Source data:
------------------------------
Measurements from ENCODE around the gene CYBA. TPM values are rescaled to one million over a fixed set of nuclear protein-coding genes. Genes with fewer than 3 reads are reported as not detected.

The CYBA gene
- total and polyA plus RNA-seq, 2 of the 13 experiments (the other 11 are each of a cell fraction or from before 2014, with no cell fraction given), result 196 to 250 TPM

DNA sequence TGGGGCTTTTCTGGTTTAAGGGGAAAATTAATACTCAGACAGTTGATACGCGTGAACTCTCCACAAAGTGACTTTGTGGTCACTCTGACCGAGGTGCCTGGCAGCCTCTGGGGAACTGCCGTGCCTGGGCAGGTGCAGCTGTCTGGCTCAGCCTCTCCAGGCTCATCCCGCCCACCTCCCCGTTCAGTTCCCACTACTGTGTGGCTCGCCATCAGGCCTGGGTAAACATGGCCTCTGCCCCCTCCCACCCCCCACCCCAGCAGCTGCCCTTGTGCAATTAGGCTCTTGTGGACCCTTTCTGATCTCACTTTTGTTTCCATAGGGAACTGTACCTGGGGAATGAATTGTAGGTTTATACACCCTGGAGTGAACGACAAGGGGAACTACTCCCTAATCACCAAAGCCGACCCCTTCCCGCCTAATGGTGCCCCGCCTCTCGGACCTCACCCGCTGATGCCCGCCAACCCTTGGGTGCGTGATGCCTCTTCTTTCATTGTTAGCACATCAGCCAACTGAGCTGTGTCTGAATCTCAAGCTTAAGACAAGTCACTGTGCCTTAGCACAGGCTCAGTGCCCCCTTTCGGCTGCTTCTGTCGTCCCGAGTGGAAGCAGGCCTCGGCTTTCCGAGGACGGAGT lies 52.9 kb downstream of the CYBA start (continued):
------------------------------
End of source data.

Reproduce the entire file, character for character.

Measurements from ENCODE around the gene CYBA. TPM values are rescaled to one million over a fixed set of nuclear protein-coding genes. Genes with fewer than 3 reads are reported as not detected.

The CYBA gene
- total and polyA plus RNA-seq, 2 of the 13 experiments (the other 11 are each of a cell fraction or from before 2014, with no cell fraction given), result 196 to 250 TPM

DNA sequence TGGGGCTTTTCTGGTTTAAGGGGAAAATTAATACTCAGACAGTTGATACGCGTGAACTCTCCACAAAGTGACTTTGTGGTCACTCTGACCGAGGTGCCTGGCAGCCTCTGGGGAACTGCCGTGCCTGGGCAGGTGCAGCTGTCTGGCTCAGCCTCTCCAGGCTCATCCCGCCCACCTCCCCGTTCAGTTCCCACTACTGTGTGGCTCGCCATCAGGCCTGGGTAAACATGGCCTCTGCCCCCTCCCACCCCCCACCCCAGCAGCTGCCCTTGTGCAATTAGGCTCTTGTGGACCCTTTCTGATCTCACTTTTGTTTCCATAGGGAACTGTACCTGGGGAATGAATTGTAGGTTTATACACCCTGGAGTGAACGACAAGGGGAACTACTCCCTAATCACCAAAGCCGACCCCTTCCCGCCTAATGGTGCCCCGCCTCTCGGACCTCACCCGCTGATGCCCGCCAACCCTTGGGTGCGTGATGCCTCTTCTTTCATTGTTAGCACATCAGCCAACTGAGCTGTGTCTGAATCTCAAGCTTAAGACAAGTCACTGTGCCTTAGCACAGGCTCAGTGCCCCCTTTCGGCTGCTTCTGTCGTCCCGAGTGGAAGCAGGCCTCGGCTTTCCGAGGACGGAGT lies 52.9 kb downstream of the CYBA start (continued):